Sheet masks are everywhere these days. It’s almost impossible to open up Instagram stories and not see at least one person wearing one. They’re fun, usually pretty cheap, and they leave your skin looking and feeling amazing. But what exactly makes them great? And how do you pick one? Aren’t there like a million different types?
This trend, popularized by skincare focused Korean beauty culture, aka “K-beauty,” can be a little trickier than it seems on the gram. Different products do different stuff! Luckily, Beauty Dummy’s BFF Danielle Barrio lives in Seongnam, Korea, and has tried pretty much every mask on the sun. She gave us the rundown on the different types of sheet masks and how to use them.
How to Sheet Mask:
Types of Sheet Masks
(for Danielle’s most favorite, look for the ones with the hearts)
Holds the essence well (“essence” is the gooey stuff that treats your skin)
Usually made out of the essence instead of a cloth soaked in the essence
Feels gooey, and a bit like jello
Can be a bit slippery and slide off the face, so it’s best if you don’t move around
All natural fibers made from “good” bacteria
Used to treat medical burn victims
Fibers less chemically processed than cotton
Fits better than microfiber
Evaporates slower than microfiber
Usually quite expensive
Creates a warming sensation, K-beauty gurus believe this allows the essence to absorb better
Clay and Charcoal
Character sheet mask
Great for selfies and freaking out your pets
Perfect for ladies night
Good for sensitive skin
Covers face and neck
Heavier and thicker for slower evaporation
Go All Night
Use masks at night before you go to bed so they have all night to soak in
Avoid the Agua
After removing mask, don’t rinse! Let all that juicy goodness soak in.
Danielle used to detest leaving her face feeling sticky and was sure it would lead to a break out. After she began to let it fully absorb overnight, it really made a huge impact and she rarely woke up feeling any residue.
If you don’t have time to let it soak overnight and need to apply makeup soon, rinse gently with lukewarm water and pat dry with a cotton poof.
Pat extra essence into your skin after removing mask
Danielle never really saw the point of this until she sat and did it for almost 5 full minutes. It really did help the excess moisture soak in faster and her skin felt plump and elastic - but get comfortable because it still takes a while.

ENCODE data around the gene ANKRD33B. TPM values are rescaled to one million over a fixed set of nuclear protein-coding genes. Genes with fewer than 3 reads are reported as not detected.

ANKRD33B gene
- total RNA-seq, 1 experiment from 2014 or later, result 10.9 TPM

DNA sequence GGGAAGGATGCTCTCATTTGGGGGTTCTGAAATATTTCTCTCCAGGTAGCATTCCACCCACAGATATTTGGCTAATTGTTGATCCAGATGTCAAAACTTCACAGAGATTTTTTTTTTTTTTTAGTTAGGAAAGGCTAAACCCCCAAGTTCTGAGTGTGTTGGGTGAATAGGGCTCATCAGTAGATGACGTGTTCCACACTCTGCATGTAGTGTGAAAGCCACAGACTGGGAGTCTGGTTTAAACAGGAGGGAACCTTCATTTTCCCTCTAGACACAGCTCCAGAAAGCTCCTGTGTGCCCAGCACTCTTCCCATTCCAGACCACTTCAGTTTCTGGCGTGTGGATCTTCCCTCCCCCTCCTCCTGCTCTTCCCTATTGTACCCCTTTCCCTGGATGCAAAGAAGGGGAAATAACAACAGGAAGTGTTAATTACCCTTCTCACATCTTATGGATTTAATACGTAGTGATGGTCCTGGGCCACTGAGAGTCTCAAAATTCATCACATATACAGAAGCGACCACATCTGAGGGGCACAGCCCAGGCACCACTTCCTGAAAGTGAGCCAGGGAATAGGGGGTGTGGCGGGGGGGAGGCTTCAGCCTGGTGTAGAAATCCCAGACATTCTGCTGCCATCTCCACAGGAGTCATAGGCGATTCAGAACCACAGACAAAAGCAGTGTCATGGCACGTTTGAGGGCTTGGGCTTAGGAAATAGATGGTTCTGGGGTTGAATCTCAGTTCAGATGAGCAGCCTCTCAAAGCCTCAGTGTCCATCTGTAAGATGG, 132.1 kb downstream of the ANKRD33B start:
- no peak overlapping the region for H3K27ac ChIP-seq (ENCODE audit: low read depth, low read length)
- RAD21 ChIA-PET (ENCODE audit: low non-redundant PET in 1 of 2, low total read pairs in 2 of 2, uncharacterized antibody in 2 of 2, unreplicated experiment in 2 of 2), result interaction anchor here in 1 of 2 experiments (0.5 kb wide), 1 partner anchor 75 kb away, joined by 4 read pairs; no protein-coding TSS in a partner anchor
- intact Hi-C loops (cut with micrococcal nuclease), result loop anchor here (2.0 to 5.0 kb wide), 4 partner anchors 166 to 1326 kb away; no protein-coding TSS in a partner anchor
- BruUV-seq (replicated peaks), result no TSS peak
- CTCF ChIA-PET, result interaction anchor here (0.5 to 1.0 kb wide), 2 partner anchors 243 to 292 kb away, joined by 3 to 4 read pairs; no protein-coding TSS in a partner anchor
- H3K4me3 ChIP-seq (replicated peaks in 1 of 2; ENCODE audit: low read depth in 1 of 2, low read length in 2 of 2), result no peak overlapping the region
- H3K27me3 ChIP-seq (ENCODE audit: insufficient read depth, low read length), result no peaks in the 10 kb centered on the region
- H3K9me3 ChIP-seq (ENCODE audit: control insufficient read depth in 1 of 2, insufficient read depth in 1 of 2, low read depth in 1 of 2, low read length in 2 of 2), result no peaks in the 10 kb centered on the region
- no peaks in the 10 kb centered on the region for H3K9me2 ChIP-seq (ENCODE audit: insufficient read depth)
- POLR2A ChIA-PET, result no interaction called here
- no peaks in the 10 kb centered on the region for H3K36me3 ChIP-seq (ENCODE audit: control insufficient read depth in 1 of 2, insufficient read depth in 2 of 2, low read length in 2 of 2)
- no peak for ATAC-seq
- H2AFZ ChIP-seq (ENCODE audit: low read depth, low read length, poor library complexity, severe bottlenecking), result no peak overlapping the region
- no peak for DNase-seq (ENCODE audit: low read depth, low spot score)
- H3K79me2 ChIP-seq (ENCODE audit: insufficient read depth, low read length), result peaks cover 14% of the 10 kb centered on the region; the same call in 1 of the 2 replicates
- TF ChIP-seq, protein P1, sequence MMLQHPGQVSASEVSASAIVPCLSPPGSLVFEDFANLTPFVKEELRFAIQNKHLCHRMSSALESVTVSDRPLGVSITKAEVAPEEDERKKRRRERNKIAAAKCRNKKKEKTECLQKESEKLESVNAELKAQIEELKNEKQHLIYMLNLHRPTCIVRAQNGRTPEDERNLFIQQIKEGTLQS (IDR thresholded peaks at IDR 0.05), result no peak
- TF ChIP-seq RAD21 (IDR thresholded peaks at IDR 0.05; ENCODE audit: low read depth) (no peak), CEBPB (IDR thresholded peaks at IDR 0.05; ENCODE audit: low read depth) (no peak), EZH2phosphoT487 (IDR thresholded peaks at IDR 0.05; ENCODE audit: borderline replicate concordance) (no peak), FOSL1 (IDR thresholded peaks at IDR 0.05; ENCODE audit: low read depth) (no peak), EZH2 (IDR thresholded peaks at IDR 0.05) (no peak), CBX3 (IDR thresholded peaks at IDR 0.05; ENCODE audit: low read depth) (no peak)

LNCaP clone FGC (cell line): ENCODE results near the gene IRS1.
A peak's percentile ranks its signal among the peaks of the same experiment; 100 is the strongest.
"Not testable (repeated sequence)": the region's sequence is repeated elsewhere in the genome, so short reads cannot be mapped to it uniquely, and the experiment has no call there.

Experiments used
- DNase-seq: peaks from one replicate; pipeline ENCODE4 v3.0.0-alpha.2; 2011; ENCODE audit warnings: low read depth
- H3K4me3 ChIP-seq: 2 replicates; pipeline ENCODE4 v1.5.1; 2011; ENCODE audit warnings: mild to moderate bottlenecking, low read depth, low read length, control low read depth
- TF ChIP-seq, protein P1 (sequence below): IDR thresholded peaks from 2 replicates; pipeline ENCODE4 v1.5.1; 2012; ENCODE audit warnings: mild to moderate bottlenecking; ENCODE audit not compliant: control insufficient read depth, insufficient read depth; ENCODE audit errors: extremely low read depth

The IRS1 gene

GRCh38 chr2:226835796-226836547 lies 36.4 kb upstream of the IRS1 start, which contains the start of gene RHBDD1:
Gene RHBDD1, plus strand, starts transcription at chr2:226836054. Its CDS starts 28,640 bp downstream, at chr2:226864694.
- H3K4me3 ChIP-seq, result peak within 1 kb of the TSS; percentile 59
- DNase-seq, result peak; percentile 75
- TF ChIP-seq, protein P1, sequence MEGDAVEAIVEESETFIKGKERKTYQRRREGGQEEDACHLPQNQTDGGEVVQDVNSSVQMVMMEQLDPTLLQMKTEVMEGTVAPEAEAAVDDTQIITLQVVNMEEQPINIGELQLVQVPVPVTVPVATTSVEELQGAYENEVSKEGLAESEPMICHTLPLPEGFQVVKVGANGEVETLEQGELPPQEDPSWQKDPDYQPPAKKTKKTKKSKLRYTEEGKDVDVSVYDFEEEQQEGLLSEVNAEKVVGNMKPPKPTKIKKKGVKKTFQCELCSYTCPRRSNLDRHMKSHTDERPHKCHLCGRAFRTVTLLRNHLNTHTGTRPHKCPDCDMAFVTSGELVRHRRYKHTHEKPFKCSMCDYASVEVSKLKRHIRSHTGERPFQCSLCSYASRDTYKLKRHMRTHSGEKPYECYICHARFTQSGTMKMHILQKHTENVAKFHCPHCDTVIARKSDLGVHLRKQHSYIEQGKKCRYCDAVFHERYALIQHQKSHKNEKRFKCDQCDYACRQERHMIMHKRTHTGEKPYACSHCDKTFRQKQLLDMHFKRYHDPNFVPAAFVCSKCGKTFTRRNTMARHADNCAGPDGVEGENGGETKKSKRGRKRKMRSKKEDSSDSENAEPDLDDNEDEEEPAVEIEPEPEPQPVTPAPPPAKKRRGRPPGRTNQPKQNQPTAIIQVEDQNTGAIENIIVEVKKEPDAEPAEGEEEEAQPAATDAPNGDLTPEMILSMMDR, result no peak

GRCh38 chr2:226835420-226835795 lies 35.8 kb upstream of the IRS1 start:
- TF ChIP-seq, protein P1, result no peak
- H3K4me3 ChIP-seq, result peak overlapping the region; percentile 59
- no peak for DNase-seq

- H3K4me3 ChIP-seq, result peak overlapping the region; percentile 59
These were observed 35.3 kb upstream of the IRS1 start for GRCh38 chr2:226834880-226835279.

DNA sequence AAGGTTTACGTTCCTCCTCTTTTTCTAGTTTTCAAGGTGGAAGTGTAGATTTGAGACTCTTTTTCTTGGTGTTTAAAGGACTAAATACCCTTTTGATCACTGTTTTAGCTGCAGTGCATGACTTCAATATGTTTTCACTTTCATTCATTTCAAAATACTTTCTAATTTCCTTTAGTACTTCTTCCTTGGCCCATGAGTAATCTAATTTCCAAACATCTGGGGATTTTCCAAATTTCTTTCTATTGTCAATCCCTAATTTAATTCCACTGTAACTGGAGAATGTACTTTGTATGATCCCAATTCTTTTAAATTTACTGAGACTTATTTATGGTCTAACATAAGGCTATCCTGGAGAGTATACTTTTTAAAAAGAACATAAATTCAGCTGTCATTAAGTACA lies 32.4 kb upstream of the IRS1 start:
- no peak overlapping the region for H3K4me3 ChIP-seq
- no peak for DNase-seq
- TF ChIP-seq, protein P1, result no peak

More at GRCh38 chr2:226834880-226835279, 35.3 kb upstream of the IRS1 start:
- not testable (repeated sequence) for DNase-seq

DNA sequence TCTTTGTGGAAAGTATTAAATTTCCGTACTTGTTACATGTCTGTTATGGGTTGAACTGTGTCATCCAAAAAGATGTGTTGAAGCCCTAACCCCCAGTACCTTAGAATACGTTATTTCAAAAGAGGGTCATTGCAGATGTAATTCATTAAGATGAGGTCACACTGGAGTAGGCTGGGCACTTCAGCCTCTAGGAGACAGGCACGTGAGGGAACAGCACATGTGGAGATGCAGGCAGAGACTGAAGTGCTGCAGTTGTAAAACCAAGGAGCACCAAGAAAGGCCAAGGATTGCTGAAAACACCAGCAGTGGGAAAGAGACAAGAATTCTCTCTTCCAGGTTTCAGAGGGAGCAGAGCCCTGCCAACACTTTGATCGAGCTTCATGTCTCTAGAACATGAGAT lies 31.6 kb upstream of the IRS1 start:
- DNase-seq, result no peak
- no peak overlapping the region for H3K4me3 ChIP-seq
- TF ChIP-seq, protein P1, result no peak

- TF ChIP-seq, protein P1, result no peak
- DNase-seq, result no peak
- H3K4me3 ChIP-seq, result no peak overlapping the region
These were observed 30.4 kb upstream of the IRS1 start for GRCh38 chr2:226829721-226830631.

Take Your Time
Most face masks recommend 10-20 minutes, but there really is no harm on leaving them on longer. Danielle often pops one on for the duration of a movie and peels them off once they have started to dry out.
Don’t Waste the Juice
Use excess essence from the package to massage into your neck, chest, elbows and knees.
Play it Cool
On hot days, pop one of these bad boys in the fridge for a few minutes before use to feel extra refreshed and help with swollen eye-bags.
Lookin’ Like Trouble
In Korea, “Troubled” is synonymous with blemish-prone, sensitive, or generally just high maintenance skin. Use masks with this in the name both preventatively (read: after a night of eating tons of sugar or when you can sense your cycle is fucking with your face) and reactively (read: when you’ve already begun to break out or have a red spot from an attempted pimple eviction). These masks do wonders even when you’re NOT breaking out. This is why many of Danielle’s favorite masks are for “troubled” skin - A look into the ingredients reveals that they have stuff in there for all sorts of issues - from preventing skin cancer to signs of aging.
Mask for Masc
Dudes who don’t usually put much thought into their skincare routine might be game for sheet masks since they are much lower maintenance than traditional masks, which can be messy and hard to clean off.
If they have a beard, be sure to get one that comes in top-and-bottom half sections, and just have them use the top half. There’s little chance a sheet mask will stick to stubble, and it’ll just pull the top half off if they are connected. You can use the bottom half on your neck or discard it.